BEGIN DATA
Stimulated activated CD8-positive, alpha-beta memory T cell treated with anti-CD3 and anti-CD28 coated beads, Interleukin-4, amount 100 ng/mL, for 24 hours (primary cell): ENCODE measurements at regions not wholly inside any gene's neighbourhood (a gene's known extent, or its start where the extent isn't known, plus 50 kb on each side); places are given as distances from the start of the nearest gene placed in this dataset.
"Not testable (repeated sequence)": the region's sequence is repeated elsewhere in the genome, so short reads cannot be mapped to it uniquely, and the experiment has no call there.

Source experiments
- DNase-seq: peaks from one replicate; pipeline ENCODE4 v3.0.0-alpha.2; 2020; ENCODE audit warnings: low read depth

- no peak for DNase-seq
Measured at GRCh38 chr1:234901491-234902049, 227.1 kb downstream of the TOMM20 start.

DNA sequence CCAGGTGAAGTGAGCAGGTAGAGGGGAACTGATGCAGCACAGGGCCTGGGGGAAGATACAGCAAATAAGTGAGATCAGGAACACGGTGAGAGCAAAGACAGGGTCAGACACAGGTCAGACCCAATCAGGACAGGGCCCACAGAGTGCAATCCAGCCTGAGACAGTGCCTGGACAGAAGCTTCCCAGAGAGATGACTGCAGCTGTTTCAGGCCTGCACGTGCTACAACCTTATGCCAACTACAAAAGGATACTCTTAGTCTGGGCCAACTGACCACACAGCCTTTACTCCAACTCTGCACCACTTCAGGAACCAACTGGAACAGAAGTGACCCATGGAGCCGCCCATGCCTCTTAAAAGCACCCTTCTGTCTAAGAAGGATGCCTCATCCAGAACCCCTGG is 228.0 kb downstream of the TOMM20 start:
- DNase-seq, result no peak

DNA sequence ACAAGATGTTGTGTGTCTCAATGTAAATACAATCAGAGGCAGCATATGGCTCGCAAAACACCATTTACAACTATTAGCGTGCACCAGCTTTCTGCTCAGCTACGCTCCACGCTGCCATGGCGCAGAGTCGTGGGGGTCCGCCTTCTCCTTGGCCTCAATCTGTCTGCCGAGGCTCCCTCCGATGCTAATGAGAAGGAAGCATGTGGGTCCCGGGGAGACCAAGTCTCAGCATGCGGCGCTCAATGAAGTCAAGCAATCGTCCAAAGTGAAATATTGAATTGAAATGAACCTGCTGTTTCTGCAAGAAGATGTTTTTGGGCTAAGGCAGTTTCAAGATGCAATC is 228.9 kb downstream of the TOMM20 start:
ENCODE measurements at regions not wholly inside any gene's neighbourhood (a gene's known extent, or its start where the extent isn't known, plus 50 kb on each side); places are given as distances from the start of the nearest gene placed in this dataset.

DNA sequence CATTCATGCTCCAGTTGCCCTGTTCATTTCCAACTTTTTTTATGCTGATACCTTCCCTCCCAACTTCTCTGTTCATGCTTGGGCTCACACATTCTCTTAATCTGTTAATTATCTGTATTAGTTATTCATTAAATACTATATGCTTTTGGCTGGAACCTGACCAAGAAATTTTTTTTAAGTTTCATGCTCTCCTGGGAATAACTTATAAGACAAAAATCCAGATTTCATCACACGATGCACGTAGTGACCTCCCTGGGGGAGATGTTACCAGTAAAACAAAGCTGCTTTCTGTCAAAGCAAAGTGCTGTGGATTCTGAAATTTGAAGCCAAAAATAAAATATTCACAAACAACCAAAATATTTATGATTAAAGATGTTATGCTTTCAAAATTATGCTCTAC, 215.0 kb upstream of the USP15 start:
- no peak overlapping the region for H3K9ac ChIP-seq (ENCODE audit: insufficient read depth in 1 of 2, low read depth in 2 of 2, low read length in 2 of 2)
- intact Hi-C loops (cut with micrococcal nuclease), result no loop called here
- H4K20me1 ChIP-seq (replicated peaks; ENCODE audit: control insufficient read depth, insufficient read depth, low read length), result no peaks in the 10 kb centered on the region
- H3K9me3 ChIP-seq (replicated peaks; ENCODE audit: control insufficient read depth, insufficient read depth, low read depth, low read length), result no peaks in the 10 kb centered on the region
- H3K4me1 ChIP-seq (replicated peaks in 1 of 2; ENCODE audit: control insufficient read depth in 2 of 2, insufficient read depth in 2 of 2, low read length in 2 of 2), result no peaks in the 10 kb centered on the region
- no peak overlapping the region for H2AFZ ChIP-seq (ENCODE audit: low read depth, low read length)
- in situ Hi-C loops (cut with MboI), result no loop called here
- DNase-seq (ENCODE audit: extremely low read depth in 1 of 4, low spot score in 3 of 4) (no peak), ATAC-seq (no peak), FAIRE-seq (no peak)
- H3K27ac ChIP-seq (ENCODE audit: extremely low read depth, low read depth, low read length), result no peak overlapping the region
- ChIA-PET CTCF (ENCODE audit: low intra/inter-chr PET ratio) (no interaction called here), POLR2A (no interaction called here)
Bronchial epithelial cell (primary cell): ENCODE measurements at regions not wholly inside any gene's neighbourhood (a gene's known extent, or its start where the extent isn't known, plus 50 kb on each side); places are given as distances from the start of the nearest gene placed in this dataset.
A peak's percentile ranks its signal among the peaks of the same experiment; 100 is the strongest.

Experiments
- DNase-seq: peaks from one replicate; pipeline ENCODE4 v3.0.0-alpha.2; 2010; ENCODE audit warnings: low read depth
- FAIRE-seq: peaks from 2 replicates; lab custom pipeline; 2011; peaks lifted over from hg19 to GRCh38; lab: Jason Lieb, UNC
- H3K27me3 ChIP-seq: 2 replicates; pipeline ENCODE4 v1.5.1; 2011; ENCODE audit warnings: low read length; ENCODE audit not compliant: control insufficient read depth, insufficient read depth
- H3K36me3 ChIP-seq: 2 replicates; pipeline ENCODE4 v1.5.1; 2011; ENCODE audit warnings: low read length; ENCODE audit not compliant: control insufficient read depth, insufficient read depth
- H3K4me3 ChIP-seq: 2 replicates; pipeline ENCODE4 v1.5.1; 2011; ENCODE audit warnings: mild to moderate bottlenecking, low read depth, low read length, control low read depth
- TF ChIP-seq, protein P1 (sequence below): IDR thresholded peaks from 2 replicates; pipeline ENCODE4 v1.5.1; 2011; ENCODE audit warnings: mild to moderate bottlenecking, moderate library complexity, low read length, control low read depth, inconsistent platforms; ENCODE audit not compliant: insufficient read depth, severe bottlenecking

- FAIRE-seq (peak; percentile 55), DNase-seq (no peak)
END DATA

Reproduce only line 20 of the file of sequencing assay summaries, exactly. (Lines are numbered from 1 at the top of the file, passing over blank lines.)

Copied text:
- H3K27ac ChIP-seq (ENCODE audit: extremely low read depth, low read depth, low read length), result no peak overlapping the region